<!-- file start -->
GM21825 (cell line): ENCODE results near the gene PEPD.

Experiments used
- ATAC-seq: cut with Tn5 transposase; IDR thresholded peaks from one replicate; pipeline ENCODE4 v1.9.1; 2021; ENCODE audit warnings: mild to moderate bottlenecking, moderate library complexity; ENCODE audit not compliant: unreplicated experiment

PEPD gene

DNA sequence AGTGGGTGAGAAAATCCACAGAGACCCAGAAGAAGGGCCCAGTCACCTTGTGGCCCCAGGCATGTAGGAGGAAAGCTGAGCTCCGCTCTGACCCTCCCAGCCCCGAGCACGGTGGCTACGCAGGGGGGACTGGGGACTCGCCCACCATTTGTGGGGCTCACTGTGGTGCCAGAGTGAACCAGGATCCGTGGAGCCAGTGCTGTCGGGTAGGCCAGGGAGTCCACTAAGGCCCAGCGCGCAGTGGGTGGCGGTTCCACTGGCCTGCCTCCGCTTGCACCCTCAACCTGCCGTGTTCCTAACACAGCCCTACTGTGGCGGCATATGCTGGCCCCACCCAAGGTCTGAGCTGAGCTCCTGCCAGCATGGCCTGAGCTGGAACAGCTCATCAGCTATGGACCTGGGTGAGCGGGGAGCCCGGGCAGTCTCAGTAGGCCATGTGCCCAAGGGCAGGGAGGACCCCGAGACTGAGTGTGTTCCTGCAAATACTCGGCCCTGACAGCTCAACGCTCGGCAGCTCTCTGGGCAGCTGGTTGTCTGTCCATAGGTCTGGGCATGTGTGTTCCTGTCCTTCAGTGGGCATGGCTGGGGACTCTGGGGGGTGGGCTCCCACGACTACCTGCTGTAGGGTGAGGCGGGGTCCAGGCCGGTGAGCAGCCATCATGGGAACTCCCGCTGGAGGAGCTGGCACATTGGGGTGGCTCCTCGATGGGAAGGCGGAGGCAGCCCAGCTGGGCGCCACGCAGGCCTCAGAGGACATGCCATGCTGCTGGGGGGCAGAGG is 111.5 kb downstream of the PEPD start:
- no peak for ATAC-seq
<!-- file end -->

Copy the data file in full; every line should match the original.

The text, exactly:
GM21825 (cell line): ENCODE results near the gene PEPD.

Experiments used
- ATAC-seq: cut with Tn5 transposase; IDR thresholded peaks from one replicate; pipeline ENCODE4 v1.9.1; 2021; ENCODE audit warnings: mild to moderate bottlenecking, moderate library complexity; ENCODE audit not compliant: unreplicated experiment

PEPD gene

DNA sequence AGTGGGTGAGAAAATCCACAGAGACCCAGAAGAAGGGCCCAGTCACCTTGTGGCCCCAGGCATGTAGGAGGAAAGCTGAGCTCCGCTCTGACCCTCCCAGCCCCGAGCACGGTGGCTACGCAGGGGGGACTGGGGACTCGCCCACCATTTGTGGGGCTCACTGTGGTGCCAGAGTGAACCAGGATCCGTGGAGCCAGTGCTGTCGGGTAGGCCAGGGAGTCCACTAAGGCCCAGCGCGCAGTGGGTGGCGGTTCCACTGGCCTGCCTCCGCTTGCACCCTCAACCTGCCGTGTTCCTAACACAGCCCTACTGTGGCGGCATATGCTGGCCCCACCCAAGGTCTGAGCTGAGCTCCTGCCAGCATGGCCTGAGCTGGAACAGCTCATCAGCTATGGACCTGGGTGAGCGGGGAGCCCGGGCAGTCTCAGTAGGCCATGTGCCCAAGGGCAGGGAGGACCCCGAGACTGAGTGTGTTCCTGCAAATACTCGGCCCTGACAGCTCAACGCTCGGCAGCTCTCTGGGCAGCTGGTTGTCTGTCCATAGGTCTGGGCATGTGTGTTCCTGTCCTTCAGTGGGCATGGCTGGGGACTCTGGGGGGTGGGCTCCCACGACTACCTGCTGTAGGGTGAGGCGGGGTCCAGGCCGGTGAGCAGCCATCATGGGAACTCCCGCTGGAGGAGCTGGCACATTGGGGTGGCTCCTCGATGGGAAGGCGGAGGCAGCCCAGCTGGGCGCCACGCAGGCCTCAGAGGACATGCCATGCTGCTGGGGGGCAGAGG is 111.5 kb downstream of the PEPD start:
- no peak for ATAC-seq